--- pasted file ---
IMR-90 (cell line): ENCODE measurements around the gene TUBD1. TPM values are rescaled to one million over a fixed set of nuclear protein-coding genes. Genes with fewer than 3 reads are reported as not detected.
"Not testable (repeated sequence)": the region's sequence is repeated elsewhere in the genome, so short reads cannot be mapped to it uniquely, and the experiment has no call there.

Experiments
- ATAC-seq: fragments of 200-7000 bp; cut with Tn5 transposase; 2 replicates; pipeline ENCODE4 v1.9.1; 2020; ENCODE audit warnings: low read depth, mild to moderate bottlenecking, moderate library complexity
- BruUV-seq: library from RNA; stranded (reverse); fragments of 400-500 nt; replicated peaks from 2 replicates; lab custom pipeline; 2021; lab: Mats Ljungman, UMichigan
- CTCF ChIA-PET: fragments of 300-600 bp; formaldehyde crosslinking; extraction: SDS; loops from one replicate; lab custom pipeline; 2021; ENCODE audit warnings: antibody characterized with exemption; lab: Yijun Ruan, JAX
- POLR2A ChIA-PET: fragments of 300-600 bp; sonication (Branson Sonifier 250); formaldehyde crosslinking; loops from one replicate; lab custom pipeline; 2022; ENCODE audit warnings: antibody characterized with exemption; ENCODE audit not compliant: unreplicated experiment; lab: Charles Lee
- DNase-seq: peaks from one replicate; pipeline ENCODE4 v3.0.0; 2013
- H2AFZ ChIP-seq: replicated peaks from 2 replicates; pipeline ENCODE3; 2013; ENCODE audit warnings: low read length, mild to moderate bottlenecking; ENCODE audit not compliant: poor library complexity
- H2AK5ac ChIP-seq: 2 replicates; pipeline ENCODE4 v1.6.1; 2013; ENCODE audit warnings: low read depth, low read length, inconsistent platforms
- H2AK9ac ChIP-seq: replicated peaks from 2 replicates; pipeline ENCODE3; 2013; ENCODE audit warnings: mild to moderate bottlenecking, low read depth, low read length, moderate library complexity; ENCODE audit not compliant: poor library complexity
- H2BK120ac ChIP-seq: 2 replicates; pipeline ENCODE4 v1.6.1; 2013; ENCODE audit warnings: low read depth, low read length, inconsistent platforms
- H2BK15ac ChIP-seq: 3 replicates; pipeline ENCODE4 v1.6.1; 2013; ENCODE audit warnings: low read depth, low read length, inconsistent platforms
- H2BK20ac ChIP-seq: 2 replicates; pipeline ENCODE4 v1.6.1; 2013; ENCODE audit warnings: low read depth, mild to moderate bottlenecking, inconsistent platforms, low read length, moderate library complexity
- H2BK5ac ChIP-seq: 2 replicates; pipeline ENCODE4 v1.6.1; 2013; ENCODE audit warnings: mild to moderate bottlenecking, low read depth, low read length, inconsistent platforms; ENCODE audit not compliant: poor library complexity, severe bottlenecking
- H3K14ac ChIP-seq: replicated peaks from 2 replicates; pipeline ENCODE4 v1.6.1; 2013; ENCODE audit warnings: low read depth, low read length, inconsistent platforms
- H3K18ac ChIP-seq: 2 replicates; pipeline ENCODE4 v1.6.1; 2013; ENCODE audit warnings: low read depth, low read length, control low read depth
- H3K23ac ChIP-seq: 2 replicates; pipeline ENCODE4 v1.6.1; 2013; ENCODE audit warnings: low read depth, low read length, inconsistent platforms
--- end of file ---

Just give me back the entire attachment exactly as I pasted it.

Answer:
IMR-90 (cell line): ENCODE measurements around the gene TUBD1. TPM values are rescaled to one million over a fixed set of nuclear protein-coding genes. Genes with fewer than 3 reads are reported as not detected.
"Not testable (repeated sequence)": the region's sequence is repeated elsewhere in the genome, so short reads cannot be mapped to it uniquely, and the experiment has no call there.

Experiments
- ATAC-seq: fragments of 200-7000 bp; cut with Tn5 transposase; 2 replicates; pipeline ENCODE4 v1.9.1; 2020; ENCODE audit warnings: low read depth, mild to moderate bottlenecking, moderate library complexity
- BruUV-seq: library from RNA; stranded (reverse); fragments of 400-500 nt; replicated peaks from 2 replicates; lab custom pipeline; 2021; lab: Mats Ljungman, UMichigan
- CTCF ChIA-PET: fragments of 300-600 bp; formaldehyde crosslinking; extraction: SDS; loops from one replicate; lab custom pipeline; 2021; ENCODE audit warnings: antibody characterized with exemption; lab: Yijun Ruan, JAX
- POLR2A ChIA-PET: fragments of 300-600 bp; sonication (Branson Sonifier 250); formaldehyde crosslinking; loops from one replicate; lab custom pipeline; 2022; ENCODE audit warnings: antibody characterized with exemption; ENCODE audit not compliant: unreplicated experiment; lab: Charles Lee
- DNase-seq: peaks from one replicate; pipeline ENCODE4 v3.0.0; 2013
- H2AFZ ChIP-seq: replicated peaks from 2 replicates; pipeline ENCODE3; 2013; ENCODE audit warnings: low read length, mild to moderate bottlenecking; ENCODE audit not compliant: poor library complexity
- H2AK5ac ChIP-seq: 2 replicates; pipeline ENCODE4 v1.6.1; 2013; ENCODE audit warnings: low read depth, low read length, inconsistent platforms
- H2AK9ac ChIP-seq: replicated peaks from 2 replicates; pipeline ENCODE3; 2013; ENCODE audit warnings: mild to moderate bottlenecking, low read depth, low read length, moderate library complexity; ENCODE audit not compliant: poor library complexity
- H2BK120ac ChIP-seq: 2 replicates; pipeline ENCODE4 v1.6.1; 2013; ENCODE audit warnings: low read depth, low read length, inconsistent platforms
- H2BK15ac ChIP-seq: 3 replicates; pipeline ENCODE4 v1.6.1; 2013; ENCODE audit warnings: low read depth, low read length, inconsistent platforms
- H2BK20ac ChIP-seq: 2 replicates; pipeline ENCODE4 v1.6.1; 2013; ENCODE audit warnings: low read depth, mild to moderate bottlenecking, inconsistent platforms, low read length, moderate library complexity
- H2BK5ac ChIP-seq: 2 replicates; pipeline ENCODE4 v1.6.1; 2013; ENCODE audit warnings: mild to moderate bottlenecking, low read depth, low read length, inconsistent platforms; ENCODE audit not compliant: poor library complexity, severe bottlenecking
- H3K14ac ChIP-seq: replicated peaks from 2 replicates; pipeline ENCODE4 v1.6.1; 2013; ENCODE audit warnings: low read depth, low read length, inconsistent platforms
- H3K18ac ChIP-seq: 2 replicates; pipeline ENCODE4 v1.6.1; 2013; ENCODE audit warnings: low read depth, low read length, control low read depth
- H3K23ac ChIP-seq: 2 replicates; pipeline ENCODE4 v1.6.1; 2013; ENCODE audit warnings: low read depth, low read length, inconsistent platforms